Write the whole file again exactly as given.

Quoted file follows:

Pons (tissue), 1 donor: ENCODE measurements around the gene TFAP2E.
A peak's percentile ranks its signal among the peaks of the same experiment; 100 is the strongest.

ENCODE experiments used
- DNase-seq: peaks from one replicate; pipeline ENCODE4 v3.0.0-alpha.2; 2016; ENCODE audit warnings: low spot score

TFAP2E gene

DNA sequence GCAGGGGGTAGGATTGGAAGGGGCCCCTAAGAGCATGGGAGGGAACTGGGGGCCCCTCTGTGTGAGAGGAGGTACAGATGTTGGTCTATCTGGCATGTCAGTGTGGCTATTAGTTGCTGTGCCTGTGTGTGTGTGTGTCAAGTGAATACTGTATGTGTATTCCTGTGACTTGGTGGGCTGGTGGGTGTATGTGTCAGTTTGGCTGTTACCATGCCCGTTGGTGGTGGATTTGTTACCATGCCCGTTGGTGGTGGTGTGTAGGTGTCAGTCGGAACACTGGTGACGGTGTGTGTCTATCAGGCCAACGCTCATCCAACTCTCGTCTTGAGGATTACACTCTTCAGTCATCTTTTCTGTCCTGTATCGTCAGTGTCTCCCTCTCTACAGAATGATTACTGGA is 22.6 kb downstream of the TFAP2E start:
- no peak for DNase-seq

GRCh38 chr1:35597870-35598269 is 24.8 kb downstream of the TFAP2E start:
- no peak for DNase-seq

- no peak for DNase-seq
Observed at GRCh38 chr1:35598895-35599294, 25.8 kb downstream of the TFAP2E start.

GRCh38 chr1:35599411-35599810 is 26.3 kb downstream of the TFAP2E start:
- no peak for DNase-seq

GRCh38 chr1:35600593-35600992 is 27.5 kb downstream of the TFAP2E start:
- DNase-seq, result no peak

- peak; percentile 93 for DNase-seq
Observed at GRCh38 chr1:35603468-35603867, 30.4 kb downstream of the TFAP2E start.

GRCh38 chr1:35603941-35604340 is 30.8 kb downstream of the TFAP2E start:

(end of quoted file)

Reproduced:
Pons (tissue), 1 donor: ENCODE measurements around the gene TFAP2E.
A peak's percentile ranks its signal among the peaks of the same experiment; 100 is the strongest.

ENCODE experiments used
- DNase-seq: peaks from one replicate; pipeline ENCODE4 v3.0.0-alpha.2; 2016; ENCODE audit warnings: low spot score

TFAP2E gene

DNA sequence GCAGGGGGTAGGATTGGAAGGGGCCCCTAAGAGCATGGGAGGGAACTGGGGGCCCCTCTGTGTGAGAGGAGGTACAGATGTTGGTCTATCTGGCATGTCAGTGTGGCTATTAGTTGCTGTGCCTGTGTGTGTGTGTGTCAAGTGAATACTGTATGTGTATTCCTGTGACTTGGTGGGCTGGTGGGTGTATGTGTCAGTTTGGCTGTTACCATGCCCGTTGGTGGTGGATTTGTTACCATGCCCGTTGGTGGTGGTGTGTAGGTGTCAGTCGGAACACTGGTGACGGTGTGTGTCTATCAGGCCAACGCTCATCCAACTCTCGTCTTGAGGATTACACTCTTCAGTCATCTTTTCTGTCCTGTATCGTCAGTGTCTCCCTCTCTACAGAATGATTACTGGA is 22.6 kb downstream of the TFAP2E start:
- no peak for DNase-seq

GRCh38 chr1:35597870-35598269 is 24.8 kb downstream of the TFAP2E start:
- no peak for DNase-seq

- no peak for DNase-seq
Observed at GRCh38 chr1:35598895-35599294, 25.8 kb downstream of the TFAP2E start.

GRCh38 chr1:35599411-35599810 is 26.3 kb downstream of the TFAP2E start:
- no peak for DNase-seq

GRCh38 chr1:35600593-35600992 is 27.5 kb downstream of the TFAP2E start:
- DNase-seq, result no peak

- peak; percentile 93 for DNase-seq
Observed at GRCh38 chr1:35603468-35603867, 30.4 kb downstream of the TFAP2E start.

GRCh38 chr1:35603941-35604340 is 30.8 kb downstream of the TFAP2E start: